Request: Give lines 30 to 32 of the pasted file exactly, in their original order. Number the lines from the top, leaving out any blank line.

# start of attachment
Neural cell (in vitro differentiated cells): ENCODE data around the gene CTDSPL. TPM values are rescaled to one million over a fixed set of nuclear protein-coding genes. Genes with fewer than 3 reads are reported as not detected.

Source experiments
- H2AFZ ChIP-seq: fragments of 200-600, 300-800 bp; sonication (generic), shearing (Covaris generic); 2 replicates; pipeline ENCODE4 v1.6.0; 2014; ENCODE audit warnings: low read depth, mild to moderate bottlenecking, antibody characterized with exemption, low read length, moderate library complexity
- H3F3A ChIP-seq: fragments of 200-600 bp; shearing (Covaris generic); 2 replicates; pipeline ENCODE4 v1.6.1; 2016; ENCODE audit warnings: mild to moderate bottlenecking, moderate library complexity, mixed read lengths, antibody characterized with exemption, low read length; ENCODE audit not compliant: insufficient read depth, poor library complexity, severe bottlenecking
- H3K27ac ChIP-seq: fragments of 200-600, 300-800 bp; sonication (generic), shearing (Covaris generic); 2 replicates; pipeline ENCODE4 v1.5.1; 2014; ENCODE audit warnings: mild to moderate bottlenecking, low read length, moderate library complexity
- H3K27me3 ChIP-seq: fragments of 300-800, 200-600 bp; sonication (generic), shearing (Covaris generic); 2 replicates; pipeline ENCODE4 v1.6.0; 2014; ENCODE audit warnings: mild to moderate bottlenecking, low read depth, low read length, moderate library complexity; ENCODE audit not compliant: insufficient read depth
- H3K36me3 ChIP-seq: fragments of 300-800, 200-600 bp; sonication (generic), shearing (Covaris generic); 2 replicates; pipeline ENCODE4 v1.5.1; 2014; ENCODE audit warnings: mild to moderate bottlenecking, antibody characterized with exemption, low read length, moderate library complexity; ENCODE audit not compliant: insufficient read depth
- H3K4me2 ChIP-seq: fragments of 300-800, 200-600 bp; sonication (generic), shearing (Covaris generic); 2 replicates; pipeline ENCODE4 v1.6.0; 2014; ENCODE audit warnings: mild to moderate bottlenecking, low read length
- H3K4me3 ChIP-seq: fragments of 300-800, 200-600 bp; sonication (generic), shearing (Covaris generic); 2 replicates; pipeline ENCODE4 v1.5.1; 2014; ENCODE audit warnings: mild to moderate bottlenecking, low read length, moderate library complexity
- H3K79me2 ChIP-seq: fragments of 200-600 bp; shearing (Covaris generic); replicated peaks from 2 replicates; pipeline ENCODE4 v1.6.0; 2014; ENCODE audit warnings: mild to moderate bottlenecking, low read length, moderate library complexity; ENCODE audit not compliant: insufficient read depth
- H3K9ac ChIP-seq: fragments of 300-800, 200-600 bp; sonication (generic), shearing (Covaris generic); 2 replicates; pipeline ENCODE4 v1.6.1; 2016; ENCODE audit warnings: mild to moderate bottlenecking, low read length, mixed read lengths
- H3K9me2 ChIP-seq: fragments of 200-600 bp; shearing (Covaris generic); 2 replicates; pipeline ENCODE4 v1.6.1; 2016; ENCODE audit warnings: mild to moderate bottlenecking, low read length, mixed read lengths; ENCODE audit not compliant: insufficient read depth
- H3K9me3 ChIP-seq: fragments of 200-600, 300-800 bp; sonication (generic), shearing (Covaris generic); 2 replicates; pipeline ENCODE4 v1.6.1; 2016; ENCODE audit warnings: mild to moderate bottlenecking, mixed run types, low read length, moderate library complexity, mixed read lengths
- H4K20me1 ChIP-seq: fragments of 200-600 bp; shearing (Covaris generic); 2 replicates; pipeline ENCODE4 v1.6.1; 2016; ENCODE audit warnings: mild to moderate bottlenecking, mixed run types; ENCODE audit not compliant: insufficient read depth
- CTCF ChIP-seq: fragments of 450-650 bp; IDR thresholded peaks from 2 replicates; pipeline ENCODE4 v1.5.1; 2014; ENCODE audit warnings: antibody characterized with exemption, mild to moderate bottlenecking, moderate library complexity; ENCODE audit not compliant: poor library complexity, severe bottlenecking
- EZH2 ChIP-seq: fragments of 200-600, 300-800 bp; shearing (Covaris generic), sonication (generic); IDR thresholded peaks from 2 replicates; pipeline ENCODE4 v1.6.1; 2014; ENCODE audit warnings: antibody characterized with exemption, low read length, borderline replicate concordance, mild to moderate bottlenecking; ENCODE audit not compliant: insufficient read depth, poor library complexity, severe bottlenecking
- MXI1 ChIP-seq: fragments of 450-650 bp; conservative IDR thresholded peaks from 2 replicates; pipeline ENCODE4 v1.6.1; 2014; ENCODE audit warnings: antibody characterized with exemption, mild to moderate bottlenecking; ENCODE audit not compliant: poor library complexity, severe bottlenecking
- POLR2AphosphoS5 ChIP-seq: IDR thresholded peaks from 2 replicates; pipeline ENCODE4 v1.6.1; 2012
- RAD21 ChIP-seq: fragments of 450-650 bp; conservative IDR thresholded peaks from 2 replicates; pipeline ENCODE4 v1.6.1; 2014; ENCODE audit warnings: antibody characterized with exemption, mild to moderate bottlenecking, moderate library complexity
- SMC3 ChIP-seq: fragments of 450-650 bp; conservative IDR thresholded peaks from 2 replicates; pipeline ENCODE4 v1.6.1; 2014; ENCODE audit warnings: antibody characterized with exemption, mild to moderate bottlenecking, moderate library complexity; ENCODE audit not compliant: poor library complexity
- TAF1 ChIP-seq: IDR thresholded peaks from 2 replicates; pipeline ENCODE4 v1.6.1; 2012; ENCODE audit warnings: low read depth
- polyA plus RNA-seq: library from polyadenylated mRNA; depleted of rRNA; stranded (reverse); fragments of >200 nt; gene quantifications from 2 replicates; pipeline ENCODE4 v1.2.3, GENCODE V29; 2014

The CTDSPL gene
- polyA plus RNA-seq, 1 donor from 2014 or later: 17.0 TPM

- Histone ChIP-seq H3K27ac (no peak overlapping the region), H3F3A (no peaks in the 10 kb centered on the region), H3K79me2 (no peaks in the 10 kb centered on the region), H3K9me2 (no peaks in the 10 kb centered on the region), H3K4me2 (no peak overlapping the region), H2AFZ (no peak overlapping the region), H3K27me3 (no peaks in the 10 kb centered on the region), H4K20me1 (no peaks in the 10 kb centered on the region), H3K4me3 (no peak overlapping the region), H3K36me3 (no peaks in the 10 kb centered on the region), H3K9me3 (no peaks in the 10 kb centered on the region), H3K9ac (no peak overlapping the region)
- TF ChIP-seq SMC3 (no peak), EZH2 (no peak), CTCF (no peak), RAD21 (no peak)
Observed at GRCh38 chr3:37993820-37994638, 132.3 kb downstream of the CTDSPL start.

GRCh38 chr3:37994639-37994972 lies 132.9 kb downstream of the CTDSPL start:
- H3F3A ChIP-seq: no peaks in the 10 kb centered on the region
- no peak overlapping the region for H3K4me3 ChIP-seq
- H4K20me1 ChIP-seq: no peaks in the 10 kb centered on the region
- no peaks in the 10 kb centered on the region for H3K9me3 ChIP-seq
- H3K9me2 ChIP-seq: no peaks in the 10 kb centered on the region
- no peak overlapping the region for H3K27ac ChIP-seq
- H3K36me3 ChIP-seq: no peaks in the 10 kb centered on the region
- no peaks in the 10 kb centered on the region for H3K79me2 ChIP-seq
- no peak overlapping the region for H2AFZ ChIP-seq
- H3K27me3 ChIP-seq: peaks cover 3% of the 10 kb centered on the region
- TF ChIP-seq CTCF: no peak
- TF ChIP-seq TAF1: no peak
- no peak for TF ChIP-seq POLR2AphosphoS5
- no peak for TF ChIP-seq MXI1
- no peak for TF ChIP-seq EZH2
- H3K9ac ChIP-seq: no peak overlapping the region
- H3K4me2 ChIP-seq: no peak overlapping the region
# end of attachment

- no peak overlapping the region for H3K4me3 ChIP-seq
- H4K20me1 ChIP-seq: no peaks in the 10 kb centered on the region
- no peaks in the 10 kb centered on the region for H3K9me3 ChIP-seq